EU launches probe into £39bn Arm takeover: Fresh blow for Nvidia as Brussels intervenes in deal to buy British chip designer
Nvidia suffered another blow in its takeover of British chip designer Arm after Brussels launched an official probe into the £39billion deal.
The European Commission will launch the full-scale probe just as the US tech multinational is seeking formal approval from the bloc for the deal.
The impending investigation will throw up yet another potential hurdle for Nvidia to leap, just weeks after the UK’s Competition and Markets Authority (CMA) warned it had ‘serious concerns’ about the deal.
Setbacks: Nvidia chief executive Jensen Huang (pictured) recently said drawn-out discussions with authorities were now ‘pushing out the timetable’ for the Arm deal
And China – another crucial territory to win approval in – is yet to even look at paperwork that Nvidia has submitted.
Nvidia launched its bid for Arm last September and has always said it expects regulatory scrutiny.
But the American giant has since admitted that the process is taking longer than expected.
After originally predicting the takeover would be sealed by March next year, chief executive Jensen Huang recently said drawn-out discussions with authorities were now ‘pushing out the timetable’.
Nvidia has said it will walk away if the deal isn’t done by September 2022.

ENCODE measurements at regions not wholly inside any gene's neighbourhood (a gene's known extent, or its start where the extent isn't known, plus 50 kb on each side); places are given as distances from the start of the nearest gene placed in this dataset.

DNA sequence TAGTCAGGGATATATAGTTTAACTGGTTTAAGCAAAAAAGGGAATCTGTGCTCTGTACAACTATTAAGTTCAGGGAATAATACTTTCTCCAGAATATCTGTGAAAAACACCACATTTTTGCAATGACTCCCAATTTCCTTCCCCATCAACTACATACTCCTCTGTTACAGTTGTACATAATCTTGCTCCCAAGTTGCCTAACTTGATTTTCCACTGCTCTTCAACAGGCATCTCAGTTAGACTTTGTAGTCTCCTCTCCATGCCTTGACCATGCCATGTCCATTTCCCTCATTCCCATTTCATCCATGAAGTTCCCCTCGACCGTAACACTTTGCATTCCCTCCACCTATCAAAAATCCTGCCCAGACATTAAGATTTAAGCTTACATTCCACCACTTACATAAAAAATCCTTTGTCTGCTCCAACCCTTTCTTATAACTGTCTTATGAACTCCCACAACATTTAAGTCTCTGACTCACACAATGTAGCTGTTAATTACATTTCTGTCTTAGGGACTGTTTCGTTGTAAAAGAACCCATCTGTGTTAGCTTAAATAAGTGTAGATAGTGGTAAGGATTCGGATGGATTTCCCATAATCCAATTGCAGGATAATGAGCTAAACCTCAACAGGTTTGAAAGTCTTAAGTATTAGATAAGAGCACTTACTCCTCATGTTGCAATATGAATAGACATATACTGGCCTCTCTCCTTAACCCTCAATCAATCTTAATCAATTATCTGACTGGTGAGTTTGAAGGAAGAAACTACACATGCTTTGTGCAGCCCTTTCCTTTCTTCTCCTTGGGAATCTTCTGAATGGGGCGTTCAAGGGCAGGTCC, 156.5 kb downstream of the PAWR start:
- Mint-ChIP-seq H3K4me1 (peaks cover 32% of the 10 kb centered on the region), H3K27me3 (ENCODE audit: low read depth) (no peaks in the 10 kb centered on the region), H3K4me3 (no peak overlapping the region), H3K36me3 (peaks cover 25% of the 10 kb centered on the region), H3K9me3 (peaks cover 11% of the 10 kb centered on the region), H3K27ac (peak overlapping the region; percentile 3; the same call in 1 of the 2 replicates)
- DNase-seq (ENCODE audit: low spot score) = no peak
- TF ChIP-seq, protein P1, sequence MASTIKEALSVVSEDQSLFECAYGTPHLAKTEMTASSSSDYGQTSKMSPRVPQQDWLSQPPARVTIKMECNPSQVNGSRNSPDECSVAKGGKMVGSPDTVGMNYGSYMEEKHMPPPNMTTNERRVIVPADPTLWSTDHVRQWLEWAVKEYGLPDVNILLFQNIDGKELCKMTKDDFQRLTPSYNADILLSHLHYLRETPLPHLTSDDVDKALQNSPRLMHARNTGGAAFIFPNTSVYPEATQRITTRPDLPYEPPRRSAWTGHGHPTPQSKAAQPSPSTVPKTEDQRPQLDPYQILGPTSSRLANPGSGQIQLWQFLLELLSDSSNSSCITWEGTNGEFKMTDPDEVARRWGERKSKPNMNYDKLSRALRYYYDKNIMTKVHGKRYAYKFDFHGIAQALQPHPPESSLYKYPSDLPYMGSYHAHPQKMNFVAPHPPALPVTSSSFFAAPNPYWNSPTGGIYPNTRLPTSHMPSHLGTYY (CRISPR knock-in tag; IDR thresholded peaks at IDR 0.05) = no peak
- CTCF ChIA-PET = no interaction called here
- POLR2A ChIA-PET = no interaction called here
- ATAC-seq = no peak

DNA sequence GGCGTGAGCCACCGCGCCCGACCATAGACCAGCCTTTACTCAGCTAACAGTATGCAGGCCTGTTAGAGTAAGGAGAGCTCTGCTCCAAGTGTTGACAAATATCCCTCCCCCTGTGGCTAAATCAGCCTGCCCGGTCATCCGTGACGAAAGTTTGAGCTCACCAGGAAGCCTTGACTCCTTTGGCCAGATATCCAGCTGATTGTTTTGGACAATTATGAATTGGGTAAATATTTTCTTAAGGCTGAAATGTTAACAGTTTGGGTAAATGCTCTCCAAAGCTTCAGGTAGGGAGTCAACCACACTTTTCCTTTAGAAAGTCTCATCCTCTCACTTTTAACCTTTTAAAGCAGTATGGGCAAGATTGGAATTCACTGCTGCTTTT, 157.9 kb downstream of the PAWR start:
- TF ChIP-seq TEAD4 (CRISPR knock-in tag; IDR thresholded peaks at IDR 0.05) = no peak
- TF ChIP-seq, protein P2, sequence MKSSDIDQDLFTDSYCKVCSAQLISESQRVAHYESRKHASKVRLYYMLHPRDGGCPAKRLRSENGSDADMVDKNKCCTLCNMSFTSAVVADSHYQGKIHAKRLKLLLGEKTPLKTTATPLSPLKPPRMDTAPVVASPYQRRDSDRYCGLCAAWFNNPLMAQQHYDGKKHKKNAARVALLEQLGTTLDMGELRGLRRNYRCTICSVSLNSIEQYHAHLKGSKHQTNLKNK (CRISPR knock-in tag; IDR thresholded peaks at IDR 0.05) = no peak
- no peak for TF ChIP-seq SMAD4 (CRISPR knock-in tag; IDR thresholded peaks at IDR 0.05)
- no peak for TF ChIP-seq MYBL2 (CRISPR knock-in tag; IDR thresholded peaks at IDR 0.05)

Concerns about the firm’s bid are based on Arm’s current position as a neutral supplier of chip designs to customers around the world, including Nvidia rivals Qualcomm, Samsung and Apple.
This approach led Arm to be dubbed the ‘Switzerland of semiconductors’ and for its designs to be used in a plethora of devices around the world.
Competition fears: The European Commission is set to launch a full-scale probe into Nvidia’s takeover of British chip designer Arm
But critics fear this neutrality will be put at risk by Nvidia’s takeover. The UK’s CMA last week said Nvidia would have the ‘ability and incentive’ to harm rivals – by throttling their access to Arm’s latest technology – if the takeover is approved.
Nvidia has denied these suggestions and offered to give legally-binding guarantees that it will keep Arm’s technology available, as well as other guarantees on its UK headquarters and research.
But its overtures have been dismissed by the CMA, which is calling for an in-depth ‘phase two’ probe to scrutinise the deal further. Ministers will decide whether a probe goes ahead or not.
Yet the upcoming request for the EU to review the deal will add further complications, kicking off a 25-working day preliminary review.
This is already seen as likely to be followed by another 90 working-day full-scale EU investigation, sources told Reuters.
Meanwhile, in China, the Global Times newspaper – seen as a mouthpiece for the Communist regime – last year said the deal was ‘disturbing’ and has urged regulators to treat it with caution.
The state-owned outlet claimed Arm could be ‘politicised as a technology weapon’ amid US-China trade tensions, leaving Chinese firms such as Huawei blocked from buying its chips.
But Nvidia has argued that the takeover will create a chip-making powerhouse that will give Arm even more firepower to invest in research and development.
A spokesman said: ‘This transaction will be beneficial to Arm, its licensees, competition, and the industry.
‘We look forward to engaging with the European Commission to address any concerns they may have.’